Faced with mild symptoms, EU citizens are increasingly inclined to search for their diagnosis directly on Google, before even seeing a doctor. According to a Eurostat study, more than half of Europeans turn to the internet to seek online health information related to injury, disease, nutrition, improving health or similar subjects.
Has going to the doctor become outdated? Faced with the appearance of minor symptoms such as skin rashes, injuries or headaches, EU citizens are increasingly turning to a search engine to find the origins of their ailments. According to a survey conducted by Eurostat, 55% of Europeans admit to seeking this kind of health information online. In Finland, this rate even reaches 80%. The Netherlands follows with 77%, and Denmark with 75%.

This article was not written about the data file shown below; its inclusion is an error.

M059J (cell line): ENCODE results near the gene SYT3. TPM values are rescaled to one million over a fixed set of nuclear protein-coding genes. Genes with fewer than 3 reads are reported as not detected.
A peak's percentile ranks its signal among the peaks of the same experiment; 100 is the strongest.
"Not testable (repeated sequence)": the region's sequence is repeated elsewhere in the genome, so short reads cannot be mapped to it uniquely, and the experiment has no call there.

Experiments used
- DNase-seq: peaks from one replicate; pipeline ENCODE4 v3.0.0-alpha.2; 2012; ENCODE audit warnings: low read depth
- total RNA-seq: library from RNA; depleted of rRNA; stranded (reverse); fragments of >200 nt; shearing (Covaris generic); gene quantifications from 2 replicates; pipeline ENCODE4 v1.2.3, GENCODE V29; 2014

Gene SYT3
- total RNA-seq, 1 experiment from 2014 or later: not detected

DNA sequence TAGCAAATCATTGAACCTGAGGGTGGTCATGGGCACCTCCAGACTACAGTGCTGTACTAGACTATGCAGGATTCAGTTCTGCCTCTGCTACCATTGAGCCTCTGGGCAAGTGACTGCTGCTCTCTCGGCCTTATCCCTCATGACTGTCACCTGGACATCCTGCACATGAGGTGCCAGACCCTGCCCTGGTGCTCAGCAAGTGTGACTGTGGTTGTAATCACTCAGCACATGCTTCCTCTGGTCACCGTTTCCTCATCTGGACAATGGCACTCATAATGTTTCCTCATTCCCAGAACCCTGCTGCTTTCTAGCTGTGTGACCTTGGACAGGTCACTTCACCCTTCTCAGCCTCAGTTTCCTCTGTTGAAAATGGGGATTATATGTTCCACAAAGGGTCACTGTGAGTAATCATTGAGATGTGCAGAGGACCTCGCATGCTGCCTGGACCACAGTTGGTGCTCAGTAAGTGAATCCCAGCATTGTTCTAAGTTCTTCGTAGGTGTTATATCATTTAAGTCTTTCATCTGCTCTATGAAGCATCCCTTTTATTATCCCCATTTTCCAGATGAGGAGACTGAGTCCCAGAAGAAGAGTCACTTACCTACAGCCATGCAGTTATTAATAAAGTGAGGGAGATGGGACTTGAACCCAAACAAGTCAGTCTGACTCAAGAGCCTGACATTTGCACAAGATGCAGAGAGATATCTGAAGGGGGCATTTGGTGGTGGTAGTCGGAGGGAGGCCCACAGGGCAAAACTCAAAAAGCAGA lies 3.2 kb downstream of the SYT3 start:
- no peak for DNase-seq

"Over the last decade, the share of individuals seeking health information online has risen in almost all EU Member States with an increase of 17 percentage points in the EU from 2011 (38%)," the study states.
But searching for symptoms on the internet isn't always reassuring. On the contrary, it can create stress and anxiety when faced with the alarmist results found online. As such, the notion of cyberchondria has emerged, based on the term 'hypochondria,' describing people who have an unreasonable fear of being affected by serious diseases.
What's the diagnosis?
Yet, according to a study conducted by Harvard University in 2021 , searching for symptoms on the internet may not be as anxiety-inducing as we might think. "The internet may not be so harmful after all," say the researchers. After interviewing and monitoring some 5,000 participants, they noted that the diagnoses proposed by the search engines brought modest improvements in diagnostic accuracy and led to no real change in anxiety.
Still, when symptoms appear, it is safer to consult a medical professional, either in person or at least online.